Excerpted with permission from Mooncircles Newsletter, Volume 1, Issue 3, by Dana Gerhardt and Pythia Peay.

This month's new moon on May 3 marks an unusual astrological conjunction of seven planets in the earth sign of Taurus. Each month, the sun and moon join together in one of the 12 astrological signs, highlighting a particular archetype. Thus, if April's Aries new moon was about boldly envisioning new dreams, possibilities, and adventures for ourselves, May's Taurus new moon is about coming down to earth and cultivating that dream into a reality.

Indeed, this month's addition of five extra planets in the sign of Taurus--Saturn, Jupiter, Mercury, Mars, and Venus, along with the sun and moon--further amplifies the mythic dimensions of that sign. For it's own mysterious reasons, the universe, it seems, is broadcasting a bold message to pay attention to such practical Taurus themes as worth, money, and value; food, fertility, and maternal nurture; and the enduring element of the earth itself. It's a cosmic window to filter out the irrelevant and the illusory in order to rebuild our lives upon the solid foundation of "what really matters."

This new moon arrives two days after the May 1 "Quarter Day"--one of the four seasonal festivals that fall midway between the equinox and solstice. In pagan traditions, it is known as Beltane, or May Day--the joyous springtime festival marked by fertility rites to encourage crop growth.

Because of the astrological configuration of seven planets in Taurus, this makes for an especially powerful moment to celebrate the ancient earth mysteries and goddesses. Traditional astrological texts, for instance, link Taurus to money and values. But before money was used as barter, foodstuffs were a form of commerce. In addition, activities around food--hunting and gathering, planting and harvesting, cooking and storing--formed the basis of humankind's earliest religious festivals. And because humans depended upon the food that came from the earth in the same way that infants depended upon their mother for life, the earth became the archetypal image of the goddess as mother, provider, nourisher, and sustainer of life.

Demeter, the Grain Mother

The myth of Demeter and her daughter Persephone formed the basis of the Greek Eleusinian Mysteries that were celebrated for nearly 2,000 years. While it is a myth that has accumulated layers of symbolism, its core meaning revolves around vegetation and the cycles of seasonal growth. As the story goes, Persephone was playing happily in a field of poppies. Suddenly, the earth opened, and a mysterious man on a horse--Pluto--rose up and snatched her down into his underworld kingdom. In despair at the abduction of her daughter, Demeter refused to allow anything to grow; the fields became barren and unyielding. Finally, a deal was made: Persephone would remain below ground with Pluto for a portion of each year, during which time the earth would lie fallow. In springtime, however, Persephone would return to her mother, and the earth would bloom in fertile abundance.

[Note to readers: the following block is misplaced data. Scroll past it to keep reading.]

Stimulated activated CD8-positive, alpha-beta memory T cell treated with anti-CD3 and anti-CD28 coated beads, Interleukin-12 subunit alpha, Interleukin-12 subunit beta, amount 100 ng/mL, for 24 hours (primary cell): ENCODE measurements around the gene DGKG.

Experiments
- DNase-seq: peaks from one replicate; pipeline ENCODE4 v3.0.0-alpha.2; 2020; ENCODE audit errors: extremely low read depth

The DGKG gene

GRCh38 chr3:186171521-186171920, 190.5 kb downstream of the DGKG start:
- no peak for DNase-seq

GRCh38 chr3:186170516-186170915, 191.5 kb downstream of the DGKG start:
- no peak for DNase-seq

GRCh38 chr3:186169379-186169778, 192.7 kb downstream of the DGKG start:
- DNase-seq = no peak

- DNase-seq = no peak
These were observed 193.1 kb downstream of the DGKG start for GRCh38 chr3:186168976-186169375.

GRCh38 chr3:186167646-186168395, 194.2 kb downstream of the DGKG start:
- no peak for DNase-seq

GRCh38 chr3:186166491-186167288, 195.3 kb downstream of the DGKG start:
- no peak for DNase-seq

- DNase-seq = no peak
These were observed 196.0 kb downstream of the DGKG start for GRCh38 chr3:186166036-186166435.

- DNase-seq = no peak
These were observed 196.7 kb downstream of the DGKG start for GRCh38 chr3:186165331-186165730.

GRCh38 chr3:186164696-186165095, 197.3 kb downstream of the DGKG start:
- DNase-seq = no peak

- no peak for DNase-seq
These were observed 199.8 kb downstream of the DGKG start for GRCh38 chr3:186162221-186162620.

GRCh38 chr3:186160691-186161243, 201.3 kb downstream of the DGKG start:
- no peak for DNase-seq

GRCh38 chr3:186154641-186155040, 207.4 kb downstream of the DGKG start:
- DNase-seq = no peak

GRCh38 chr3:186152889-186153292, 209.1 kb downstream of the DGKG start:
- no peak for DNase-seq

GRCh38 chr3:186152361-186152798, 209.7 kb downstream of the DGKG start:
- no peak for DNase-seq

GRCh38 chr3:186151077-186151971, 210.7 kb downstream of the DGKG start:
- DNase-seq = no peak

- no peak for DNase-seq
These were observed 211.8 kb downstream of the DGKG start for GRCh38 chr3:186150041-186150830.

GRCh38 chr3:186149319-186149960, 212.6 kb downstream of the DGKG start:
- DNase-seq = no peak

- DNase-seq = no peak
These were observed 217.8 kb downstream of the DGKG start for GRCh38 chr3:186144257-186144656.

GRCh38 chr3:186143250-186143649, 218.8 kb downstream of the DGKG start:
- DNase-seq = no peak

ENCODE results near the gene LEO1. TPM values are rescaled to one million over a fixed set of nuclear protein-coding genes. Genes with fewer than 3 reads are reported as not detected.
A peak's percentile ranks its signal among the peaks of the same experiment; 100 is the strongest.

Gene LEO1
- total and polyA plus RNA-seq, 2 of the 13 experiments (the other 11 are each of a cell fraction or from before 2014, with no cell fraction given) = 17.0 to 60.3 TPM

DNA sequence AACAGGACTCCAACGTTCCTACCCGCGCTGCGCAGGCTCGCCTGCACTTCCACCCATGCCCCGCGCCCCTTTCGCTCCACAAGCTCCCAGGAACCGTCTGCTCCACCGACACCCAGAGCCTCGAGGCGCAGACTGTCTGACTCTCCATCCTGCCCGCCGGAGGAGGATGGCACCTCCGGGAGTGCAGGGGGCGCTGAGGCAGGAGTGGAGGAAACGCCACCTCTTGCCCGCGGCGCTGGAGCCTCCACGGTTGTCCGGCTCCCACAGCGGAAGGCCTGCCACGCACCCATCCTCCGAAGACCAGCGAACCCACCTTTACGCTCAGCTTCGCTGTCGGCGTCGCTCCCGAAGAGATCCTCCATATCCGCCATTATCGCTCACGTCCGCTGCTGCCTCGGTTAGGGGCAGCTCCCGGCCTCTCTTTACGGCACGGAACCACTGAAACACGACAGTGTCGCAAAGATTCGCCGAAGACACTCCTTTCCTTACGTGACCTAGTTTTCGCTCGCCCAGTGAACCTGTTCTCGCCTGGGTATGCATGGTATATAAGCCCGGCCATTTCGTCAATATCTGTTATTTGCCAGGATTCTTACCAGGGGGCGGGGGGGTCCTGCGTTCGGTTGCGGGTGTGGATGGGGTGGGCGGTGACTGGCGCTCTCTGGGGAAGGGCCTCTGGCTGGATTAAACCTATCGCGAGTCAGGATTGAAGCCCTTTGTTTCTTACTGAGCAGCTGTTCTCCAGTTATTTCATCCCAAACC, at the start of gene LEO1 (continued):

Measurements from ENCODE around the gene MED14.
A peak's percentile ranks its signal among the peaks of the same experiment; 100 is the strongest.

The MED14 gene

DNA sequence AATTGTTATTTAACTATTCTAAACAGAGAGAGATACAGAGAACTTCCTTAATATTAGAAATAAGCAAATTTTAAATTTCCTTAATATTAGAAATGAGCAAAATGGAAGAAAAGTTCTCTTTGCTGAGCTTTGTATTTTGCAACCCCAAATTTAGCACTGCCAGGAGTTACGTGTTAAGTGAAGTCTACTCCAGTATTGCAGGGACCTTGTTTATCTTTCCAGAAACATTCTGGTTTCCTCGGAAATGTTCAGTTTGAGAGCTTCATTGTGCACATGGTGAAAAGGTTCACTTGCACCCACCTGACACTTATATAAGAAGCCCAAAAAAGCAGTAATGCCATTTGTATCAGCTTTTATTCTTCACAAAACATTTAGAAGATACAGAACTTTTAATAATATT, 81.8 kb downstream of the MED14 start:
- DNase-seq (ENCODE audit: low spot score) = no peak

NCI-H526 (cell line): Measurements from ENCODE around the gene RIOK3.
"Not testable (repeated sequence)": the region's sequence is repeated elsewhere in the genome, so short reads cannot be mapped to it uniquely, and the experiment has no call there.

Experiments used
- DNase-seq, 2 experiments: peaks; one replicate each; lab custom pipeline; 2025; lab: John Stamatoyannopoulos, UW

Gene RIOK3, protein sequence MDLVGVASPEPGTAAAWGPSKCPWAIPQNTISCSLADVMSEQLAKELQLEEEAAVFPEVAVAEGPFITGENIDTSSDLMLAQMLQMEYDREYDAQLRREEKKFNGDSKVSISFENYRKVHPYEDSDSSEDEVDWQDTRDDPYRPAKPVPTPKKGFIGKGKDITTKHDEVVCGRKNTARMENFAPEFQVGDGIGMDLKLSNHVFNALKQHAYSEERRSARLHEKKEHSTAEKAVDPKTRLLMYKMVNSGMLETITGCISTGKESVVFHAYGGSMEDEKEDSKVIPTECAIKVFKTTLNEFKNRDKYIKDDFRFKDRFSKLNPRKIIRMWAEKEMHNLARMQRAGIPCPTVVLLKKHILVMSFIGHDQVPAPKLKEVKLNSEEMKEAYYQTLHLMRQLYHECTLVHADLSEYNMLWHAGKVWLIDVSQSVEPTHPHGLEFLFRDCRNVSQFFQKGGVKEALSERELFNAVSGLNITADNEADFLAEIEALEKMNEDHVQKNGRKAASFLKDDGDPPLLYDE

In this narrative, our ancient forebears recognized the drama of the miracle of growth. In the fall (when the mysteries were celebrated), the fields were plowed, and seed was planted. In the winter, the ground lay dark and silent, harboring the germinating seeds far below. In the spring, these seeds became tender shoots in need of careful tending. In late summer, they were brought to harvest. So this May new moon is a time to look to those areas of our own lives where "tender shoots" may be blossoming from seeds we may have planted some time ago.

In the harried modern world, we often think that creative projects must be born fully formed. Bypassing the natural stages of growth, we rush things to completion. Children, food, and all forms of work are pushed to "cook" too quickly. Yet as the agricultural goddess Demeter would teach us, true creativity mirrors the cycles of nature. Indeed, scholar Jane Harrison writes that Demeter was not just the goddess of the earth, but also goddess of the "fruits of the civilized, cultured earth." In the secret of time, therefore, is the secret of great art and great civilization.

For this Taurus new moon, center yourself in the wisdom of Demeter, mother of food and life, patient protector of her maiden daughter. See yourself as a link in a lineage of agricultural goddesses that stretches back in time, guardians of the natural cycles of growth and fertility. Then visualize your creative projects--whatever they may be--as tiny seedlings in need of your careful mothering. Protect them from harmful intrusion by imposing boundaries, nourish them with water and sunlight, savor their slow but sure transformations from seed, to bud, to flower, to fruit.

As you cultivate your creativity this way, you cultivate the quality of patience as well. For in your patience, as the alchemical maxim states, is your soul. And with patience comes joy--the capacity to celebrate the beauty of your creative work as it unhurriedly processes through the natural stages of unfolding.

Dana Gerhardt is a mom, astrologer, and corporate executive from Southern California. She's a regular columnist for The Mountain Astrologer magazine.

Pythia Peay is the editor of "Awakening: A Sufi Experience," by the Sufi teacher Pir Vilayat Inayat Khan, and is at work on "Soul Sisters: A Sacred Way for All Women," to be published by Tarcher/Putnam in 2001. For information on subscribing to the Mooncircles Newsletter, contact Pythia at soulnews@aol.com.

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